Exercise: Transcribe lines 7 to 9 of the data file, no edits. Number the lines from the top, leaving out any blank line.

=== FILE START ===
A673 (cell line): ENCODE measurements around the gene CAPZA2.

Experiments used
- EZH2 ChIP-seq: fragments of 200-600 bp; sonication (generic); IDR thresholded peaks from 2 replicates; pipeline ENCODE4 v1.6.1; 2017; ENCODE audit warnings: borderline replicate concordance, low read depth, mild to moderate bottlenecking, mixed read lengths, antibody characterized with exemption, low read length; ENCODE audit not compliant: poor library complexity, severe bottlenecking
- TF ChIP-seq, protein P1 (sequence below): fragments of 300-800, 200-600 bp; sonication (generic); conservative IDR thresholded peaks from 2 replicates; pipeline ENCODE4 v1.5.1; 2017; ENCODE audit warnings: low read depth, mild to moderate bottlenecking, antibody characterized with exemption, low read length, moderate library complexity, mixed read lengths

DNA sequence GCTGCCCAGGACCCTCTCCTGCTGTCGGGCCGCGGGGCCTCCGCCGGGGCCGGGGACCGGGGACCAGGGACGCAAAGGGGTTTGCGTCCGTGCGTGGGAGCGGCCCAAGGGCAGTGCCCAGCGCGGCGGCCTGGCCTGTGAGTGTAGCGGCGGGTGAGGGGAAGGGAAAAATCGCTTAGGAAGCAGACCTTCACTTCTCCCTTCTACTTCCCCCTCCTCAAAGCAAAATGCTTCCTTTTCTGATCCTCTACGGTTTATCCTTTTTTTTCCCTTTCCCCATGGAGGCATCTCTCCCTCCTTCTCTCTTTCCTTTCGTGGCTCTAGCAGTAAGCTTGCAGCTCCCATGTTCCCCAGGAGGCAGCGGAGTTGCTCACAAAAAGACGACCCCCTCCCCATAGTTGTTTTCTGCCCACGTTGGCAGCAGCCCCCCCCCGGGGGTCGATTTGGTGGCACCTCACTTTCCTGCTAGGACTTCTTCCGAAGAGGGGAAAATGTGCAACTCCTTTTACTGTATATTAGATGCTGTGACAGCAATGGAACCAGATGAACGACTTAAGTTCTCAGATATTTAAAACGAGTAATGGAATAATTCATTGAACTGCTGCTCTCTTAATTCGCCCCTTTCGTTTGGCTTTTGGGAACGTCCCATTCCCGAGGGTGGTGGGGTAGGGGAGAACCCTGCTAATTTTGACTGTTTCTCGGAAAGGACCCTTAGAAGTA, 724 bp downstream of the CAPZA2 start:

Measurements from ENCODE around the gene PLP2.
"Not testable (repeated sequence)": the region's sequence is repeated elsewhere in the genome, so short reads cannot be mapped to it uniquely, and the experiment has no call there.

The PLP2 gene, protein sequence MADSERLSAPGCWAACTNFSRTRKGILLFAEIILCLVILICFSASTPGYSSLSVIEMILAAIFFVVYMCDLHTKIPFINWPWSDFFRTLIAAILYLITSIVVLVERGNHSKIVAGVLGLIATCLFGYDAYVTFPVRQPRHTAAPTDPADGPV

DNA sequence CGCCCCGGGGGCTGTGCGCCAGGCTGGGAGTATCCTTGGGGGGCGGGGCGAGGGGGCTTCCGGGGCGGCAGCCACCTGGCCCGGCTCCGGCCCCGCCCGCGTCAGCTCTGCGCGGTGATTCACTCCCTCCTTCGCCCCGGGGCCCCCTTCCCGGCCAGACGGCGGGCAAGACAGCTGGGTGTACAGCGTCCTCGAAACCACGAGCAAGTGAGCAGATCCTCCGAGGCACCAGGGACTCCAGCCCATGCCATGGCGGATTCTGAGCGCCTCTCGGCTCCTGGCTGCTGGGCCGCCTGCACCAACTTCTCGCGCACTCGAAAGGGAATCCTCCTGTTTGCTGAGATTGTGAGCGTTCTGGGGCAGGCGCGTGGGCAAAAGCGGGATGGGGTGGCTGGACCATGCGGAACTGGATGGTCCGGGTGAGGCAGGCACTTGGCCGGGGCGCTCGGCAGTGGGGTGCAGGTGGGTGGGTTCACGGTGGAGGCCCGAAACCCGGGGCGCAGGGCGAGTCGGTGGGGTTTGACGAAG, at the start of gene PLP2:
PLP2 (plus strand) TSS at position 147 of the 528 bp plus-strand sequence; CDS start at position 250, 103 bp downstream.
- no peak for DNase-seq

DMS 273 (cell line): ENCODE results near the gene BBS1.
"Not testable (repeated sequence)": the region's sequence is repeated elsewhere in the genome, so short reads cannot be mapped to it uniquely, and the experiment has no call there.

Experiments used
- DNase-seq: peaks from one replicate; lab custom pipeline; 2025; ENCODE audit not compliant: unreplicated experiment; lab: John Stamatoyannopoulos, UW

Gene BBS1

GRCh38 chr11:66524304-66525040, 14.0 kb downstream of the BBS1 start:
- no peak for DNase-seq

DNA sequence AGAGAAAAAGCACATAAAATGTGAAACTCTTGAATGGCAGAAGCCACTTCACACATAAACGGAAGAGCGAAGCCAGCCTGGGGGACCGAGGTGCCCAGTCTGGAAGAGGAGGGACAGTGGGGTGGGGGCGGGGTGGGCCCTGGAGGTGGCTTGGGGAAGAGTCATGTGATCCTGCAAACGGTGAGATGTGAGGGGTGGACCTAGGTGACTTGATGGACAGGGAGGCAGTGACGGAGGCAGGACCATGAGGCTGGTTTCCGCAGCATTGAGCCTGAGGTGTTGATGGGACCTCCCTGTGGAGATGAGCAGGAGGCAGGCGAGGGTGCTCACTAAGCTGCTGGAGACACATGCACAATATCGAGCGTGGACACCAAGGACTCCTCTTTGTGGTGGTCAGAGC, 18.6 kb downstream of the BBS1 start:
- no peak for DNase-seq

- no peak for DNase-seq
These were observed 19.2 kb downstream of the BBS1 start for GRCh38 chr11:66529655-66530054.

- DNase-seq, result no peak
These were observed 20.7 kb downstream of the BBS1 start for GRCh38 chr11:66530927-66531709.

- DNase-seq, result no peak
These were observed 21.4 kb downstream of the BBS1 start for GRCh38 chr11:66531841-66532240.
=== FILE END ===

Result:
"Not testable (repeated sequence)": the region's sequence is repeated elsewhere in the genome, so short reads cannot be mapped to it uniquely, and the experiment has no call there.

The PLP2 gene, protein sequence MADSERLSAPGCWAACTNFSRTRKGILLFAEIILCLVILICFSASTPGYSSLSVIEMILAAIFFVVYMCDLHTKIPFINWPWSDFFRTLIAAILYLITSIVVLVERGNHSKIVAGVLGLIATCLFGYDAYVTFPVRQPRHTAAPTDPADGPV

DNA sequence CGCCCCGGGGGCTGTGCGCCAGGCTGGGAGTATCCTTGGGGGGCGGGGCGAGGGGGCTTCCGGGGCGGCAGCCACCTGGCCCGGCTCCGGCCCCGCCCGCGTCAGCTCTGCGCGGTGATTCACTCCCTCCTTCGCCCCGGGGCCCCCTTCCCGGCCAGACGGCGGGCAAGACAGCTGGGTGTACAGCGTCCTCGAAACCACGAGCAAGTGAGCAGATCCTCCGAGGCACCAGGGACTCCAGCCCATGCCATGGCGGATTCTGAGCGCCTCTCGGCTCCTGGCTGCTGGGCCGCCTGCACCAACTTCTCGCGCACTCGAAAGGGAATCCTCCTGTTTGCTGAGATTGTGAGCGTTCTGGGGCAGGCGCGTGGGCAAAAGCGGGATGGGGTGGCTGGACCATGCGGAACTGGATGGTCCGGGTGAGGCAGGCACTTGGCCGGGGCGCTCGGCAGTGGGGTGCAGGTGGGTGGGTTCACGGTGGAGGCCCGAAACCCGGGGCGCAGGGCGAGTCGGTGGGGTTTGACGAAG, at the start of gene PLP2: